Well played, Rand Paul … well played.
The page, before Pinterest took it down, was presumably meant to “burn” Clinton, as my colleague Hunter Schwarz wrote Saturday. It included a “Power Couple” board with pictures of the Clintons. An “Inspirational Quotes” page, with text images of things Clinton has said. And, apropos of nothing, a “White House Remodel” page, complete with pictures of the furniture Clinton would buy to make the Oval Office “more chic.”
The page did not identify itself as a “parody,” nor did it explain who was actually behind it. In fact, when Paul himself initially tweeted the account, he made it sound as though it belonged to Clinton.
That violates Pinterest’s Acceptable Use policy, which does not allow users to “impersonate or misrepresent [their] affiliation with any person or entity.” A Pinterest spokesman confirmed to The Post that they had deleted the account on those grounds, which — for the record — are de rigueur on pretty much any major social network, including Facebook and Twitter.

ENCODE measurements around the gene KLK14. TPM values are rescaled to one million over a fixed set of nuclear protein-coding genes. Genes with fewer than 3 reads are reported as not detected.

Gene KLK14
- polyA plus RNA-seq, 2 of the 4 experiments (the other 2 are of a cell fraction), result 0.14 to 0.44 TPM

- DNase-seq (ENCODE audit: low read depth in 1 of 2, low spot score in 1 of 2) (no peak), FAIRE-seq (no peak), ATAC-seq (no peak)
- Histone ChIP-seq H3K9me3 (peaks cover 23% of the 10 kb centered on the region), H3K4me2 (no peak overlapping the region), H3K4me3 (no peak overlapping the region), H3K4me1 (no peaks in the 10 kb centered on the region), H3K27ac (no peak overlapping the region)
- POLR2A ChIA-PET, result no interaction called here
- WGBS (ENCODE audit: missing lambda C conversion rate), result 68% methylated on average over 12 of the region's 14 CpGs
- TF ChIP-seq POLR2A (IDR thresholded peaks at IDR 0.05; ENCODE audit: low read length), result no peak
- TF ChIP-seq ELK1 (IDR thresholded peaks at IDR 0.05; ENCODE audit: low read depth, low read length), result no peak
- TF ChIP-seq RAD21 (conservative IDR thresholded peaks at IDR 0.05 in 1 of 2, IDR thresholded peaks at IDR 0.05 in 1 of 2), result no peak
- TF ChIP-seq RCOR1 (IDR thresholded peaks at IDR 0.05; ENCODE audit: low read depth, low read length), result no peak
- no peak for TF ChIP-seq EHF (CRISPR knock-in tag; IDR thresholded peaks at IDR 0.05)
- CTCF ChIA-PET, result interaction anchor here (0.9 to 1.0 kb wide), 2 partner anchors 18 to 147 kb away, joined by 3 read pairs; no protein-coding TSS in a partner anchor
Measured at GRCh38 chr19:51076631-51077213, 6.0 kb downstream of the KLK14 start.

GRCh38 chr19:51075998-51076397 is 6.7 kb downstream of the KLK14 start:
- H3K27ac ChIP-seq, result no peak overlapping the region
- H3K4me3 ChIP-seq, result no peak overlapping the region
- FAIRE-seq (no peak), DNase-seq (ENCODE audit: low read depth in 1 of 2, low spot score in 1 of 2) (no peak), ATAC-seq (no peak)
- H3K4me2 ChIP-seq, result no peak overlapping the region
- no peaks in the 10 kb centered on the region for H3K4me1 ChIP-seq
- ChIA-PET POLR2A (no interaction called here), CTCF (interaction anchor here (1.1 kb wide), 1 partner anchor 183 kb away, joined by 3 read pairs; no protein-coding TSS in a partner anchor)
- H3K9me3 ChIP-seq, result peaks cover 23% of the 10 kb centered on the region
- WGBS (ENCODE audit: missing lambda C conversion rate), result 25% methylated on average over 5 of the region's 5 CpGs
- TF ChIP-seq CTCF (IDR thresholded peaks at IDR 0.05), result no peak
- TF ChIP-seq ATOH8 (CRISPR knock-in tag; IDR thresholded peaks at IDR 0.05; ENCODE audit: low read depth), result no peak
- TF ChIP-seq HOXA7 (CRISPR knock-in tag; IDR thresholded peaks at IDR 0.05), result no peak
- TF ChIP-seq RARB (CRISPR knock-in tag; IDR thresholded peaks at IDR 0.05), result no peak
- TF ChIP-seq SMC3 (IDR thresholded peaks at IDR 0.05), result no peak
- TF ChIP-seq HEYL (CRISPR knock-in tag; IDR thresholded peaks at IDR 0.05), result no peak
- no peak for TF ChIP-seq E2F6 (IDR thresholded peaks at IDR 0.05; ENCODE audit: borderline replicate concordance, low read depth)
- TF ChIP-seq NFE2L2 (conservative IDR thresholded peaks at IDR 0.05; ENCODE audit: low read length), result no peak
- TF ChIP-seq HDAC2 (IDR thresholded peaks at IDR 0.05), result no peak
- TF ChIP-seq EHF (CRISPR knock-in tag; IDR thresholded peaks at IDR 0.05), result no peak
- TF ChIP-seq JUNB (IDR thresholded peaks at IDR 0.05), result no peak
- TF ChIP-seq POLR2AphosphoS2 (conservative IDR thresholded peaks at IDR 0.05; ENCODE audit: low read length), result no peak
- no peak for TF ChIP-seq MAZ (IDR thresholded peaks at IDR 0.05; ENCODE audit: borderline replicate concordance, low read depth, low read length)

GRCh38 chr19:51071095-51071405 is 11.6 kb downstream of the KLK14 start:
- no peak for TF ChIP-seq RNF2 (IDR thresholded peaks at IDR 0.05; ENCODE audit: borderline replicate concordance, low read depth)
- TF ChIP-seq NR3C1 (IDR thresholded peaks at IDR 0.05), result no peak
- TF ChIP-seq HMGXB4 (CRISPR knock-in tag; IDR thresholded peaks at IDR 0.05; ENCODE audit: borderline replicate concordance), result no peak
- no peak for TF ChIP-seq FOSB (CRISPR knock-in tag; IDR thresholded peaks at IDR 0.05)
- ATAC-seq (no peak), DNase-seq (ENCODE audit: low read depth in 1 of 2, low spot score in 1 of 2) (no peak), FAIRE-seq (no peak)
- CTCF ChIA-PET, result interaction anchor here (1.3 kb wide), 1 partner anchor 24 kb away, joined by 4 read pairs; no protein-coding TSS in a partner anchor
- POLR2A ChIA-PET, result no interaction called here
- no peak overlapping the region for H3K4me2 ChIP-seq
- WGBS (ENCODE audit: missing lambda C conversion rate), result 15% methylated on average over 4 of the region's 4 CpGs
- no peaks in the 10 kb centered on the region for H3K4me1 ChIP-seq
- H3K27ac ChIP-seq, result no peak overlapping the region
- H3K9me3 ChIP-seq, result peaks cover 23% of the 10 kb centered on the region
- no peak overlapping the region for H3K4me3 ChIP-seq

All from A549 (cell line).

But it’s impossible not to read into Paul’s choice of Pinterest for this particular stunt, particularly given that his past gags have gone down on Twitter only. Pinterest’s user base is overwhelmingly female — in fact, with default boards like “For the Home” and “My Style,” Pinterest is pretty explicitly branded that way.
On top of that, while most of the boards on the Clinton parody account targeted Clinton’s record — which is certainly fair game — the “White House Remodel” board has no apparent connection to Clinton, as a person or a politician. In fact, it’s unclear what aspects of her record Paul is “parodying” there — beside the fact that (heyo!) Clinton is a lady. It even came complete with stereotypical photo captions, falsely attributed to Clinton and crimped straight from suburban-mom speak: “LOVE this,” “lol,” hearts, smileys.
Using stereotypes of women to mock a woman? How terribly novel and witty.
We can only hope Pinterest’s takedown serves as a warning to other politicians who hope to meme their way through the 2016 campaign: You guys don’t get the Internet and you’re not funny. Please — please — abstain.
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